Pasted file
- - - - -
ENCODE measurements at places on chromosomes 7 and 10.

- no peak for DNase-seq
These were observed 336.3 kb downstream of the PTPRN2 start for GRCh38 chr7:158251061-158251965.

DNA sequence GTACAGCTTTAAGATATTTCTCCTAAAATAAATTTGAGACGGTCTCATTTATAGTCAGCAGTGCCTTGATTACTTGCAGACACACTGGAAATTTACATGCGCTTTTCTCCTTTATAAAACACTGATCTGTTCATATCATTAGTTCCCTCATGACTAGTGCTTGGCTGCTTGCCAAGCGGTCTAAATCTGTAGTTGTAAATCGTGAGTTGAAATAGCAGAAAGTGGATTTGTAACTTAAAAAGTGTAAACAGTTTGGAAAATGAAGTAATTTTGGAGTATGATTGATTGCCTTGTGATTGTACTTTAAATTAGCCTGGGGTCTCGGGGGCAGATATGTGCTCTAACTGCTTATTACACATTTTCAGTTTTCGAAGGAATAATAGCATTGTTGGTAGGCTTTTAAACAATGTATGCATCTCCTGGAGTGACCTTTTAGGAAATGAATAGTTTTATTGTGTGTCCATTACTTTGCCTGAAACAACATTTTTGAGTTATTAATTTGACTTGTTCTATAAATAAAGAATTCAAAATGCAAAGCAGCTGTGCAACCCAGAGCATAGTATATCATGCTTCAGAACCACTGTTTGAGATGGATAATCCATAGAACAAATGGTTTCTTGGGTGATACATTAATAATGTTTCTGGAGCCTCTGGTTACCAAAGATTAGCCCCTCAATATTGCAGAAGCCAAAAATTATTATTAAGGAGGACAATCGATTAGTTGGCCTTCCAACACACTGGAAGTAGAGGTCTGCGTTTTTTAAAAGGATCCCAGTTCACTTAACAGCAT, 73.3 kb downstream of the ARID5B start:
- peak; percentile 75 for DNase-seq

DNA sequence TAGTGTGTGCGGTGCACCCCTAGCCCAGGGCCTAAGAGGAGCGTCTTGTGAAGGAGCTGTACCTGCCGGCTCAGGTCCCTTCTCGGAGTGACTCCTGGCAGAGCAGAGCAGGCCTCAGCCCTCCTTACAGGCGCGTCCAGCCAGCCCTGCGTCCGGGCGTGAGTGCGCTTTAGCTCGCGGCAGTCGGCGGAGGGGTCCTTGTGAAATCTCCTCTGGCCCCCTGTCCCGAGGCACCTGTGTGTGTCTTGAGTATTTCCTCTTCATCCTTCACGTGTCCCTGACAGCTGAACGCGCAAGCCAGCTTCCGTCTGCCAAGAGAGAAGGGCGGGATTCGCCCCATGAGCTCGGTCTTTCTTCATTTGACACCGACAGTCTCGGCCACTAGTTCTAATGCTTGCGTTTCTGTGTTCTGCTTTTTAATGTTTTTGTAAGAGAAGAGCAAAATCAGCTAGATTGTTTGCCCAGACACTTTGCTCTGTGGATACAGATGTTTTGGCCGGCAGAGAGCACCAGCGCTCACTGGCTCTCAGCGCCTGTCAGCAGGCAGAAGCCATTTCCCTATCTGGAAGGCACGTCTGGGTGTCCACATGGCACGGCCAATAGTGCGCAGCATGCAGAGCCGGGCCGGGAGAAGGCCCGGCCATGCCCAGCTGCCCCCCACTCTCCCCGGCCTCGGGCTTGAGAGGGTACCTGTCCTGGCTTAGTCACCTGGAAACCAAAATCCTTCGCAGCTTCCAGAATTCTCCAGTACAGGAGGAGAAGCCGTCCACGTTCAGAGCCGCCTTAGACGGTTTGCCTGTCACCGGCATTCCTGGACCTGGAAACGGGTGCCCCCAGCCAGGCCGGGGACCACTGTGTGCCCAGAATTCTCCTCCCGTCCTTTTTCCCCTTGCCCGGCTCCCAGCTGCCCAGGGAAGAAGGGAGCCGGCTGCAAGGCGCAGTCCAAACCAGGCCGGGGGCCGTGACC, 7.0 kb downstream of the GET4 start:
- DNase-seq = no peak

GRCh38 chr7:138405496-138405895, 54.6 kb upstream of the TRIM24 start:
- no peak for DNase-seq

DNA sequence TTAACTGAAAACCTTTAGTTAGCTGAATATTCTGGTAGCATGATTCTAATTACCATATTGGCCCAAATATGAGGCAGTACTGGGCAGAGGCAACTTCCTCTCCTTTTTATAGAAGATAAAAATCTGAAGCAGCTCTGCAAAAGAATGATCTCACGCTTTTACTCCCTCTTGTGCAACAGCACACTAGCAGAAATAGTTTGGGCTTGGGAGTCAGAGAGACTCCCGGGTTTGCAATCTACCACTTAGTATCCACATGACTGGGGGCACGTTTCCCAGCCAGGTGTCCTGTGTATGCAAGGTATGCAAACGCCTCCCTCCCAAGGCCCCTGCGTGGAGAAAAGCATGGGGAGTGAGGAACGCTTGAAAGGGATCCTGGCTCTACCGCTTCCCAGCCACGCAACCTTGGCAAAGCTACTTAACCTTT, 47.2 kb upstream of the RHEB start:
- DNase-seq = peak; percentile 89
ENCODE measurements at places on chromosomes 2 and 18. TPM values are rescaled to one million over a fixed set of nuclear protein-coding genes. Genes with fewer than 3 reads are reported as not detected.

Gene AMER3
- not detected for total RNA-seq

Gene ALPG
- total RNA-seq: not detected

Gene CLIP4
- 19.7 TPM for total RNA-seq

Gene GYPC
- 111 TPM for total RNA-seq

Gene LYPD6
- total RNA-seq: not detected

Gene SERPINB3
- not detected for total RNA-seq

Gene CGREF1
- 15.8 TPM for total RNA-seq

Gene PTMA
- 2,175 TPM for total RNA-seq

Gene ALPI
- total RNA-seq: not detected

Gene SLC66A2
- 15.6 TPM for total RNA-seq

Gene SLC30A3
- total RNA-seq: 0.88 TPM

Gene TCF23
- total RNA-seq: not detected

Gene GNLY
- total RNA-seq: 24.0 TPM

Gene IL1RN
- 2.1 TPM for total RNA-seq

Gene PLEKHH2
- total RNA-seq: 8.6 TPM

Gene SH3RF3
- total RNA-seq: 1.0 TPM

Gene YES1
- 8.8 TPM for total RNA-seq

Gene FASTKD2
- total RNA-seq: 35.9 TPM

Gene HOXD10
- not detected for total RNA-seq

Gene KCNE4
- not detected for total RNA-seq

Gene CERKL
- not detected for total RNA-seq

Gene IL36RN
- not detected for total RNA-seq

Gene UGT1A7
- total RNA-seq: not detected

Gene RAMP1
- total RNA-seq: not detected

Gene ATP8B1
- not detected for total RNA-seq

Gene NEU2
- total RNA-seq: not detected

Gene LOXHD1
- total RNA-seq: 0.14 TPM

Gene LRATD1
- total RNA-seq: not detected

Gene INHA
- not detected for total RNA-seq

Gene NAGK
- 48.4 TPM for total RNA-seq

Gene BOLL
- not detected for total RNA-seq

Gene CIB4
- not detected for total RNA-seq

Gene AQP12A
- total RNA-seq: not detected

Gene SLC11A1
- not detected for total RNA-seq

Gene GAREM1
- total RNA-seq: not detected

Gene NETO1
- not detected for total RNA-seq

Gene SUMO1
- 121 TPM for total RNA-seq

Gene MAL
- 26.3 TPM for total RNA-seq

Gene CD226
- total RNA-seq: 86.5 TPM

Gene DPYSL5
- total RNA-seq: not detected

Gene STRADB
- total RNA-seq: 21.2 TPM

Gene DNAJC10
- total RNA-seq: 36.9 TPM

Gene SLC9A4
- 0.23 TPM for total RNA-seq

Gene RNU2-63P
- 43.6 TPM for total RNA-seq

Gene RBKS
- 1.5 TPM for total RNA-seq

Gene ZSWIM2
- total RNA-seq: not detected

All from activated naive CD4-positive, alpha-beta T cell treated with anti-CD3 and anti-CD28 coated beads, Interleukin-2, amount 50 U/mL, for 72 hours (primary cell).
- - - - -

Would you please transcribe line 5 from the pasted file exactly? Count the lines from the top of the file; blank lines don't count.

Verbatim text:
- peak; percentile 75 for DNase-seq